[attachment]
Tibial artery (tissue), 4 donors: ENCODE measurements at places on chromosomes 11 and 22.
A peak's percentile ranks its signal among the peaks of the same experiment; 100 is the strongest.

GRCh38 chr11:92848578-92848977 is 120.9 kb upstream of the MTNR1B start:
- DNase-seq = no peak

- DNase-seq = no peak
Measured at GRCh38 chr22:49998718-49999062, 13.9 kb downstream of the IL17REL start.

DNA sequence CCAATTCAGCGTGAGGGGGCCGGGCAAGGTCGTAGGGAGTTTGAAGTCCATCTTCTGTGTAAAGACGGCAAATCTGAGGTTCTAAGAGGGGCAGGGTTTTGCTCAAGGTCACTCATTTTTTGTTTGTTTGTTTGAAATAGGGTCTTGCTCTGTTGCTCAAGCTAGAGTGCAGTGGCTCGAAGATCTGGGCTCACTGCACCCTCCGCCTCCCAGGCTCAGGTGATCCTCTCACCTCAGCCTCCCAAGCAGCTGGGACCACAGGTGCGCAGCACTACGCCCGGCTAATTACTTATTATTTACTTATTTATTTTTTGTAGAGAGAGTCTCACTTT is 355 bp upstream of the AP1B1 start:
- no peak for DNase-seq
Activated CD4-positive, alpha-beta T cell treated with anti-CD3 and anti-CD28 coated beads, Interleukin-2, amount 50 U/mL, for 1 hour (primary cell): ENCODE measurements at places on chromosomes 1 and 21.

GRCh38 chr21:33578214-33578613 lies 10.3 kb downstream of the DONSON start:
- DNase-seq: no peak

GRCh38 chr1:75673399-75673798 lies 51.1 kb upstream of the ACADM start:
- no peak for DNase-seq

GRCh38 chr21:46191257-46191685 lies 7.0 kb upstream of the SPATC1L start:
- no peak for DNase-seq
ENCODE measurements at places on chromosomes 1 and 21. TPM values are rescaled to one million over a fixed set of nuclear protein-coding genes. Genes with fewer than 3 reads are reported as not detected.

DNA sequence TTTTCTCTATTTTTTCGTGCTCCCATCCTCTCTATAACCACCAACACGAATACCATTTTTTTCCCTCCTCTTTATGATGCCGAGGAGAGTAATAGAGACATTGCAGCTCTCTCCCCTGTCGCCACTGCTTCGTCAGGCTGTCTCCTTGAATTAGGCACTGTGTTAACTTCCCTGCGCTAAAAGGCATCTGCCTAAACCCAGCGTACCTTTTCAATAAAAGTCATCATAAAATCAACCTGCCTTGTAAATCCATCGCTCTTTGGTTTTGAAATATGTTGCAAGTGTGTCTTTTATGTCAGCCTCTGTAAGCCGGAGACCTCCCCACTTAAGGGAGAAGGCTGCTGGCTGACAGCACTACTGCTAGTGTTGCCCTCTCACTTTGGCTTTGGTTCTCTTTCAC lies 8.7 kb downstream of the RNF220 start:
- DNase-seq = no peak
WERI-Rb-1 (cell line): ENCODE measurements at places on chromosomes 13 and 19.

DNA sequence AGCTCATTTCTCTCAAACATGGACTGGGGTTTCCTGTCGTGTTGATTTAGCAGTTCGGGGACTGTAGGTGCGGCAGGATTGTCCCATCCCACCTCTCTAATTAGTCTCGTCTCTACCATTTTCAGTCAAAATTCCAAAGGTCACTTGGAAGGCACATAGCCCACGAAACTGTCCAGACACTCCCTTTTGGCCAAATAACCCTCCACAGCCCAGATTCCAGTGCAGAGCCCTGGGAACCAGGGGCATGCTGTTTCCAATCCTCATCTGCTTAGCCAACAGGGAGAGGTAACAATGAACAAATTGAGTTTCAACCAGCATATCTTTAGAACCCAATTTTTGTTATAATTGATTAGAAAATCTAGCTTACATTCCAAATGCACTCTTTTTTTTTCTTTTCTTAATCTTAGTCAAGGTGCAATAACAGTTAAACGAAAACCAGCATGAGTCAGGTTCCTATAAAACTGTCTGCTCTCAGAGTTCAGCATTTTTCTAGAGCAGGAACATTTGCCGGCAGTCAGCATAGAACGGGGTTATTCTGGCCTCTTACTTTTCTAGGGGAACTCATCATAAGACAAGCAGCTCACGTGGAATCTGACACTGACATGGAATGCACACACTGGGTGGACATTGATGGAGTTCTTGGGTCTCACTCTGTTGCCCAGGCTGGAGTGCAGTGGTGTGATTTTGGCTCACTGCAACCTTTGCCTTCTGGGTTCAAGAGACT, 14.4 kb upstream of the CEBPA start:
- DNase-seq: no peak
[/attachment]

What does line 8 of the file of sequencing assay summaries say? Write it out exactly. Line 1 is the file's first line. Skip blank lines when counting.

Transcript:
- no peak for DNase-seq